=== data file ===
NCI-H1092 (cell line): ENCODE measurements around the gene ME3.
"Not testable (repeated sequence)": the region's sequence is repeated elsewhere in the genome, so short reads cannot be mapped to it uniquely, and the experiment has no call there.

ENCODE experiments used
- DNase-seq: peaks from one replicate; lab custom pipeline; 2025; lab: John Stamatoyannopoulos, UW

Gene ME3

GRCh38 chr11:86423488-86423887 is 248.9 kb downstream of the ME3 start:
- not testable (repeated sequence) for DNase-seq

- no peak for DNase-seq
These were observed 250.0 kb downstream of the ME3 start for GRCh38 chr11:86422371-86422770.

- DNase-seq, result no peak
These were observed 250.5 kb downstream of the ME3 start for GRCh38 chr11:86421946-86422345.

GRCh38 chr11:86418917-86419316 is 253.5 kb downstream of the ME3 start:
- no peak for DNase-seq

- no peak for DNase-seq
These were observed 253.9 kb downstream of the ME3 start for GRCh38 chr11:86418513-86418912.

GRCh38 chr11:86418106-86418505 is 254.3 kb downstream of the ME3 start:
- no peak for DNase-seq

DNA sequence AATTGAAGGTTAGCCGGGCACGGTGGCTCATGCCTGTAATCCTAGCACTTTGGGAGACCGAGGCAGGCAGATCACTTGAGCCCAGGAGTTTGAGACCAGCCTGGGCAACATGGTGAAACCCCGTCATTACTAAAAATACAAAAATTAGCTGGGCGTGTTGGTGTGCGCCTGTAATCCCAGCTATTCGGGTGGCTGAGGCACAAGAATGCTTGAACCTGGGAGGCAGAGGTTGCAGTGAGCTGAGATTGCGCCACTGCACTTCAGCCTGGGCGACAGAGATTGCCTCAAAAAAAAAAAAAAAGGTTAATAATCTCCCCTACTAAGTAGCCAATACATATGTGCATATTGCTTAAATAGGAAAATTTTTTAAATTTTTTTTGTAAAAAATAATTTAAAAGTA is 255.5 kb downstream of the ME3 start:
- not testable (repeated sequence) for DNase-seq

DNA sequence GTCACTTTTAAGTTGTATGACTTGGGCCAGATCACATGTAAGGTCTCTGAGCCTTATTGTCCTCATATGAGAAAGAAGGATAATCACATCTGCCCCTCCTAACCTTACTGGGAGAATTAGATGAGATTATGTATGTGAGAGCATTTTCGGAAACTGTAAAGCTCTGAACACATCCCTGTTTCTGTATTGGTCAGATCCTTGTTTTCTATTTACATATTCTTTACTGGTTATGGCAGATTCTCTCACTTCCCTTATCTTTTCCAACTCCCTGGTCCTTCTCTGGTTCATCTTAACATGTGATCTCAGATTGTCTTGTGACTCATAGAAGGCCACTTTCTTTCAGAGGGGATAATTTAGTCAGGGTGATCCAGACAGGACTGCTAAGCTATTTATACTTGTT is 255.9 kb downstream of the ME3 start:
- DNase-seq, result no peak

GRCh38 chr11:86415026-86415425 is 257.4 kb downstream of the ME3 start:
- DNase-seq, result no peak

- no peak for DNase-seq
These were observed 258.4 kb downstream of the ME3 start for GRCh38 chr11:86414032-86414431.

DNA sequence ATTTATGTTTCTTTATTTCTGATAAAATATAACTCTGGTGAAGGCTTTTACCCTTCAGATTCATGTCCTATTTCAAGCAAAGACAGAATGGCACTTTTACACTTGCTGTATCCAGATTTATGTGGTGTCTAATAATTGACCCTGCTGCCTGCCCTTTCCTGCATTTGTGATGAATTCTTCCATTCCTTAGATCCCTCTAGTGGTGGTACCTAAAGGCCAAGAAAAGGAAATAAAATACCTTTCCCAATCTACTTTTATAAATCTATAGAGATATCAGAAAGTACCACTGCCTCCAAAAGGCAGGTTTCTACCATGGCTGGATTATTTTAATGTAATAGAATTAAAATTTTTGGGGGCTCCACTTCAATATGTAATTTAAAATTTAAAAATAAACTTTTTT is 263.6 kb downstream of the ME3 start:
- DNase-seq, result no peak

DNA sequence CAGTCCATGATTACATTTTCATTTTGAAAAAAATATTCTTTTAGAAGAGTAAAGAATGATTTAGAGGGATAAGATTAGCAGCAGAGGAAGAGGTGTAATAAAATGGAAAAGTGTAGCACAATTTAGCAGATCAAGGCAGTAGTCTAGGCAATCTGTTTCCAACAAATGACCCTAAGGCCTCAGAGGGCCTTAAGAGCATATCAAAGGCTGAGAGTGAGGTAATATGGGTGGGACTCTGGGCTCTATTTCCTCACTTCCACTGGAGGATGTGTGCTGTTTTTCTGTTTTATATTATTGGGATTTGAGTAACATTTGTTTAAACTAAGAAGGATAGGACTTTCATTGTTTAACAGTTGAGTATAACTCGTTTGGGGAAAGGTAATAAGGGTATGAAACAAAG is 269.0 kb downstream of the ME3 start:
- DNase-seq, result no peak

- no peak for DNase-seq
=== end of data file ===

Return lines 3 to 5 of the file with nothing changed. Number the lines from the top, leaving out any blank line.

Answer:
ENCODE experiments used
- DNase-seq: peaks from one replicate; lab custom pipeline; 2025; lab: John Stamatoyannopoulos, UW

Gene ME3